In Ghana, SCD newborns approximate 15,000 (2%) per year [~2,400 (USA); ~300 (UK)]. Our multidisciplinary SCOB clinic has the largest cohort of pregnant SCD women (~250 cases/year), with a positive impact in reducing both maternal and perinatal mortality by 90% and 60% respectively (Asare et al. AJH. 2017) and maintaining similar maternal and perinatal mortality ratios among pregnant women with and without SCD (Oppong et al. AJH. 2018). Despite reduced mortality, morbidity remains high. Optimal approach to systematically reduce morbidity and mortality and manage complications in this cohort, remains unknown.

Primary clinical questions to be addressed:

  1. What is the optimal approach to management of acute events (pain, acute chest syndrome, anemia and venous thromboembolism)?
  2. What thresholds exist for diagnosing and managing hypertensive disorders in pregnancy in this cohort?
  3. What risk factors for adverse maternal and perinatal outcomes are modifiable?

This proposal has the unique potential to improve care for pregnant SCD women not only in low and middle-income countries, where ~80% of SCD population live, but also for those in high-income countries where maternal mortality is low, but pregnancy-related complications remain high.

*Corresponding author: Eugenia Vicky Naa Kwarley Asare, BSc
Institution: Ghana Institute of Clinical Genetics

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Submitted 4/2/2019

Chronic lymphocytic leukemia (CLL) is the most common leukemia in the Unites States with an annual incidence of around 20,000 and prevalence of around 150,000.1,2 In the last few years, the treatment paradigm for CLL has moved rapidly from the use of chemoimmunotherapy (CIT) such as FCR to the use of oral targeted therapies such as ibrutinib, venetoclax, idelalisib, and duvelisib. Given this dramatic change in treatment scenario, there is an emerging debate how best to incorporate these targeted therapies for our patients with CLL. Clinicians and patients are asking questions such as:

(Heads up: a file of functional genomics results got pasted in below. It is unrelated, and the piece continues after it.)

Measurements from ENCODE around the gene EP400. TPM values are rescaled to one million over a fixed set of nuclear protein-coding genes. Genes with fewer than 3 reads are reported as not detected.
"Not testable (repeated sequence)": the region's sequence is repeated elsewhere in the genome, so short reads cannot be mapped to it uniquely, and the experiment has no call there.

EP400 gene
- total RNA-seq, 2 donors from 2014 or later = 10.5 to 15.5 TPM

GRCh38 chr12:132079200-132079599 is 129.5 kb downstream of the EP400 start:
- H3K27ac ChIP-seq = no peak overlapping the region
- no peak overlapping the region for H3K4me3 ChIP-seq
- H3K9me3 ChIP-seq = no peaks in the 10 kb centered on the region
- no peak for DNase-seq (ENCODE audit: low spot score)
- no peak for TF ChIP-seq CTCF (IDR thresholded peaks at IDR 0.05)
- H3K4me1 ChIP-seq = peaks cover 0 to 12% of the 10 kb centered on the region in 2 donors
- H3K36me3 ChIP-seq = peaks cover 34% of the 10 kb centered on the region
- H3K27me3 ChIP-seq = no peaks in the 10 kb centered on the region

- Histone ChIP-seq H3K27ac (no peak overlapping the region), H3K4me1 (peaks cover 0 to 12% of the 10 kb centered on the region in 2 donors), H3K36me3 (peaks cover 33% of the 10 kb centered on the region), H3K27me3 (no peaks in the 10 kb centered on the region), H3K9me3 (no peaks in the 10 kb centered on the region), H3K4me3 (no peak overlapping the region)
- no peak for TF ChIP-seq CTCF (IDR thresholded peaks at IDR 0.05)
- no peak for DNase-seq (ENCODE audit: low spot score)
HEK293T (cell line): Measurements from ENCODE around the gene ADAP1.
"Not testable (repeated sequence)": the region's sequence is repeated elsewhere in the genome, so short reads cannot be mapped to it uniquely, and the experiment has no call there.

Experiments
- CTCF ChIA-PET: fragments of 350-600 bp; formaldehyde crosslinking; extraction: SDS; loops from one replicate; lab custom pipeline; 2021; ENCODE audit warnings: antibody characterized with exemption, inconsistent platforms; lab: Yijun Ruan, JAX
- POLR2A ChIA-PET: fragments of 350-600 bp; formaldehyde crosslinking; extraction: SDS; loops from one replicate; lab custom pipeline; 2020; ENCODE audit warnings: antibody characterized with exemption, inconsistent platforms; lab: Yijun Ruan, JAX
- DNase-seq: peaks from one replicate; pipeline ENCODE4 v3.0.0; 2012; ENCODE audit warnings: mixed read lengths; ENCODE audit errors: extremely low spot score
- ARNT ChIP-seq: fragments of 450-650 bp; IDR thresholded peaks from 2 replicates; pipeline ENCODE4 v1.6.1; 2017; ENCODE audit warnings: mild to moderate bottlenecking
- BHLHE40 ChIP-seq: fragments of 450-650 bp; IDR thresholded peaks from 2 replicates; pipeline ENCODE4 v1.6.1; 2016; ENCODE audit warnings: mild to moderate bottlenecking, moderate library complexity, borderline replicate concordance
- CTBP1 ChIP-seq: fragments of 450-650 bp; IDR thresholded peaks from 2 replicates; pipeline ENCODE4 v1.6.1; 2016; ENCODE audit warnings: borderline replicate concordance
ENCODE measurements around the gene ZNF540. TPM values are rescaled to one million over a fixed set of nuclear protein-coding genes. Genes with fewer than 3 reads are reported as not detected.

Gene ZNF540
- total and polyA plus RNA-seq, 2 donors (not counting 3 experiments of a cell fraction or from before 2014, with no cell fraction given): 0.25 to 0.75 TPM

1. Should CIT be abandoned for patients for CLL completely or be reserved for a selected group of patients and if yes, which patients?
  2. How do we choose amongst several approved targeted therapies; for e.g. both ibrutinib and the combination of venetoclax and rituximab are approved for R/R CLL – which therapy should we choose and why?
  3. What is the optimal sequence of novel therapies for an individual patient? Should patients receive a BTK inhibitor first and then a BCL2 inhibitor at progression, or vice versa?